He said the human rights situation and women empowerment had definitely improved in the country, adding that women were no longer living in the medieval conditions that they used to live in, during the Taliban regime. 

"But these achievements can be very much jeopardised, these achievements are in danger because Afghanistan today is at a crossroads. They are living critical times and in order to safeguard the achievements that the Afghan people have made during these years, we have to continue being engaged and to provide new perspectives for the Afghan citizens when finally, we hope, an agreement will be obtained on the Doha negotiations," he added. 

"Secondly, because our strategic interests are also at stake. Independently of the troops’ withdrawal, political and civilian assistance disengagement from Afghanistan would not serve our interests. A collapse of the democratic order in Afghanistan or massive backtracking on human rights – and, once again, I want to stress the importance of the rights of women - could lead, among others, to a new surge of international terrorism, to further forced displacement and irregular migration - too often in the hands of traffickers, and to greater magnitudes of illicit trade in narcotics. There can be no tolerance for Afghanistan becoming a safe haven again for international terrorism," he said.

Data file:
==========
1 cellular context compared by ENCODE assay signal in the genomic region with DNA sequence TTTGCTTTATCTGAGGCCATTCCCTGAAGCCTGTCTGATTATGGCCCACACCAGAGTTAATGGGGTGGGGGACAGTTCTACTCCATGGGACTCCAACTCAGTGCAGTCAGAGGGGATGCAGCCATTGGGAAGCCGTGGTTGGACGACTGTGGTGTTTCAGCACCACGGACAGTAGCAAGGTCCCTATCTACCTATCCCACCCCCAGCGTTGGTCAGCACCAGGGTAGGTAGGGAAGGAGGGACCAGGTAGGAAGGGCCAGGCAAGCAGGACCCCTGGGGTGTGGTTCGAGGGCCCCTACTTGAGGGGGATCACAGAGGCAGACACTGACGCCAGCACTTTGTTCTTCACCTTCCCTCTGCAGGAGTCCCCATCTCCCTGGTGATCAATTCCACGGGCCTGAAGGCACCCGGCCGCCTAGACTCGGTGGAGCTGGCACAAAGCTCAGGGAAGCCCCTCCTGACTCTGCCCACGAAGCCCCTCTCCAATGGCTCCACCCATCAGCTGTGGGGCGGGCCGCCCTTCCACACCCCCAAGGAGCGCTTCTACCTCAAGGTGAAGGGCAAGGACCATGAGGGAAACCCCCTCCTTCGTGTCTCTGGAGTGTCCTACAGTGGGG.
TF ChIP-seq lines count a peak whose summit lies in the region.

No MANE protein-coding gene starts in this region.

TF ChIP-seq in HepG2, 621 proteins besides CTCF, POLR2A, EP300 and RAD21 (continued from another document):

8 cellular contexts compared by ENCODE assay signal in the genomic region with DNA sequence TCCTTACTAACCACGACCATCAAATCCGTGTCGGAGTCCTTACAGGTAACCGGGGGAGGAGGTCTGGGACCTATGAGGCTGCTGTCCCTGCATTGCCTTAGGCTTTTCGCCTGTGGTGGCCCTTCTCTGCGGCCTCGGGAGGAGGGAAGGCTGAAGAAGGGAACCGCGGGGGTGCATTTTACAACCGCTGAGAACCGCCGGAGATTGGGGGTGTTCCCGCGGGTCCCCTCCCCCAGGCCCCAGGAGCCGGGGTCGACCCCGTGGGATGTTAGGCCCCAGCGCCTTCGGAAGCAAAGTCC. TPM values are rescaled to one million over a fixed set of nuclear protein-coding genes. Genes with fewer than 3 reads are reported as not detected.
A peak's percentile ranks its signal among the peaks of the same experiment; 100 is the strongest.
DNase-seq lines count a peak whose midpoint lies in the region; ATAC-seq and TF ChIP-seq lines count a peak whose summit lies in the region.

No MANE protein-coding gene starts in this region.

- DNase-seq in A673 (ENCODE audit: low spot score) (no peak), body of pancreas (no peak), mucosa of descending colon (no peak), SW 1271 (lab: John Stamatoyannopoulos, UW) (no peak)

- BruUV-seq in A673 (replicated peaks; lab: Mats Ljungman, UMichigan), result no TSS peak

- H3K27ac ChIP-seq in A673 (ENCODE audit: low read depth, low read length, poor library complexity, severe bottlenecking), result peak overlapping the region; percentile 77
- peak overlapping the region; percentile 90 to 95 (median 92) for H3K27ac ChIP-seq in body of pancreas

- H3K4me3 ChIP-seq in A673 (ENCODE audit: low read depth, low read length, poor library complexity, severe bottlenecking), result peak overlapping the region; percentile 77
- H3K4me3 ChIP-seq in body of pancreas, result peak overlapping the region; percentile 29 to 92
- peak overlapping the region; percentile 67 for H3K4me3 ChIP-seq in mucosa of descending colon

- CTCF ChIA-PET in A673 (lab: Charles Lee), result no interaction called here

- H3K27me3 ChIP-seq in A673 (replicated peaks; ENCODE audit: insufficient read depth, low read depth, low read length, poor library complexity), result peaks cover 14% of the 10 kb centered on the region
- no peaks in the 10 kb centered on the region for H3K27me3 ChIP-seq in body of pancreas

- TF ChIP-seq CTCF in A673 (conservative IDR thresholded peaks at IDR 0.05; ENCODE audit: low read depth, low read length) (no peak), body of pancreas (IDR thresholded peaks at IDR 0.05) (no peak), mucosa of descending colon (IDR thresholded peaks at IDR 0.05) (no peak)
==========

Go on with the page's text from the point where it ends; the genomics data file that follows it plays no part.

Borel said the US was in discussion with NATO, the EU and other members states of the UN about the stay of American troops in Afghanistan. He said it will not be easy, adding that the country needs airports and hospitals. 

"Let us go back to the peace process. We are clear on that: there is no alternative to a negotiated political settlement, through inclusive peace talks. This also means that there can be no sanctions relief for members of the Taliban at the United Nations Security Council without a genuine commitment on their part to the peace process, through a permanent and comprehensive ceasefire and substantial progress in the peace negotiations," he said. 

He said a stable and peaceful Afghanistan was important for other countries in the region as well.